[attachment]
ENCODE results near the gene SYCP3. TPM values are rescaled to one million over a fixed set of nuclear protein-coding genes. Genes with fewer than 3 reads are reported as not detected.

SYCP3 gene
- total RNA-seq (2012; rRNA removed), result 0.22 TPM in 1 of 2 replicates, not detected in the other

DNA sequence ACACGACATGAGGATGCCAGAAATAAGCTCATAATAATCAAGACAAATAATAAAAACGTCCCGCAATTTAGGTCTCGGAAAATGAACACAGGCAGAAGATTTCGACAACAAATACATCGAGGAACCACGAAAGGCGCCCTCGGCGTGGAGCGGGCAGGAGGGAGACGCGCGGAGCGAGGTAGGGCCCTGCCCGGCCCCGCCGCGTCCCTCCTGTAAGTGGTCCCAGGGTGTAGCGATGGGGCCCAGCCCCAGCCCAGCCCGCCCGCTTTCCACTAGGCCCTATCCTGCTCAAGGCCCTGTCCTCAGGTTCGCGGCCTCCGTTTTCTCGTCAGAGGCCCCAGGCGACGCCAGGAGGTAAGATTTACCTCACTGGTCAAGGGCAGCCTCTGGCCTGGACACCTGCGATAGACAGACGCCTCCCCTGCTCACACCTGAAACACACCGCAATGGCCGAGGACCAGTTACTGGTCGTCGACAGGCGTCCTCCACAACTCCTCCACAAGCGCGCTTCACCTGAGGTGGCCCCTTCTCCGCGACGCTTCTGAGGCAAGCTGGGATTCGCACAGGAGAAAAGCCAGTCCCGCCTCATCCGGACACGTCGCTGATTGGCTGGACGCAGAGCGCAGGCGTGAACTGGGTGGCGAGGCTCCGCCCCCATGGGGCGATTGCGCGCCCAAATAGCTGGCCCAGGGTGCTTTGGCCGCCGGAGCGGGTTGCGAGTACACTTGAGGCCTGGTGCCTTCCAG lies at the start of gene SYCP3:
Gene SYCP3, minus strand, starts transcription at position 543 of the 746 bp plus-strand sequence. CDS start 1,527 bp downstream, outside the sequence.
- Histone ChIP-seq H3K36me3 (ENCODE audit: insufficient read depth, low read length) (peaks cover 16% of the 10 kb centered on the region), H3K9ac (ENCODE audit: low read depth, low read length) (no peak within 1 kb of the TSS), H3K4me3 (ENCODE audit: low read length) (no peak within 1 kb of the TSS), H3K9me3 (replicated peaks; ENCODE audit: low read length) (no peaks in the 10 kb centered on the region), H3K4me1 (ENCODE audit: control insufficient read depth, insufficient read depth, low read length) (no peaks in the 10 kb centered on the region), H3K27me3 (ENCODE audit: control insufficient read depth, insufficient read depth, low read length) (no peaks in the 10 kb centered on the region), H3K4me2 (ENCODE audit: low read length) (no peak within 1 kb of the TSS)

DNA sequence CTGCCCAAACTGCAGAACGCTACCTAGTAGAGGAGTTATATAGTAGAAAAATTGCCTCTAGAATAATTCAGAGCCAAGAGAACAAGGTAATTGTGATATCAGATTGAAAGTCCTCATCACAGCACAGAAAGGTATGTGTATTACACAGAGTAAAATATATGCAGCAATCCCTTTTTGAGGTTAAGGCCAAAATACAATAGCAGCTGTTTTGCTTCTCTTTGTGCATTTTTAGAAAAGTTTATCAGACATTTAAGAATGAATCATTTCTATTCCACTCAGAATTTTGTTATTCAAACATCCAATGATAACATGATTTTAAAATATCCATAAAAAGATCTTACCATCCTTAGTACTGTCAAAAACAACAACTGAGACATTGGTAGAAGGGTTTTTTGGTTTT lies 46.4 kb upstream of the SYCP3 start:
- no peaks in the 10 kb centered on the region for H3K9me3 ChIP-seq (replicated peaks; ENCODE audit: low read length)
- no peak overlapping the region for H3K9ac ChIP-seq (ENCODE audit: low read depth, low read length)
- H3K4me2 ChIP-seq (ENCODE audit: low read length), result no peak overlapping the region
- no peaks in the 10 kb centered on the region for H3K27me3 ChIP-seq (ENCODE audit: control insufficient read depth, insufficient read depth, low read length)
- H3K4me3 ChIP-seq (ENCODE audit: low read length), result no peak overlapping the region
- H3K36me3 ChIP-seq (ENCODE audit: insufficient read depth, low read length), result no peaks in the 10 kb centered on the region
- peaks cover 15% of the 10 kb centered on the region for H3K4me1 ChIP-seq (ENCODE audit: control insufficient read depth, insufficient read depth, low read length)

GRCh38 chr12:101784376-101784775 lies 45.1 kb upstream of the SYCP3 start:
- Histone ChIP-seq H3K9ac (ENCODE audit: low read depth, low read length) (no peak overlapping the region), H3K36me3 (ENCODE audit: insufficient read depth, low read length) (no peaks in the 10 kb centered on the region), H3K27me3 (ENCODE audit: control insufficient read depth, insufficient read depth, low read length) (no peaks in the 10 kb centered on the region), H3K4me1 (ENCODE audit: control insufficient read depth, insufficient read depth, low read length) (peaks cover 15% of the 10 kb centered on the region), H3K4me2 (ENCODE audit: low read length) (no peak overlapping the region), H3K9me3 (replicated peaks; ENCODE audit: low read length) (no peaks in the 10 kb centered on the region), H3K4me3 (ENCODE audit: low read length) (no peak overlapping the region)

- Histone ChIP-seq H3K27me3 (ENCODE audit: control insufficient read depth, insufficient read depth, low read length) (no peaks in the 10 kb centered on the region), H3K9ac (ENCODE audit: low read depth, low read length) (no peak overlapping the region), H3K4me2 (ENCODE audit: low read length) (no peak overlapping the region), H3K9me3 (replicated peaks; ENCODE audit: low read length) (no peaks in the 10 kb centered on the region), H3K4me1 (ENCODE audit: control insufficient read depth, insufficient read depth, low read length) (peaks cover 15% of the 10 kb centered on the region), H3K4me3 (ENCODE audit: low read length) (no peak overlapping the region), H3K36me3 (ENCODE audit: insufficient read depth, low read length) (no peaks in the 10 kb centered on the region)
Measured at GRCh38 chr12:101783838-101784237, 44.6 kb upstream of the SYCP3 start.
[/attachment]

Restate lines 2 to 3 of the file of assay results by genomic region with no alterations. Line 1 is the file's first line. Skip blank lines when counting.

SYCP3 gene
- total RNA-seq (2012; rRNA removed), result 0.22 TPM in 1 of 2 replicates, not detected in the other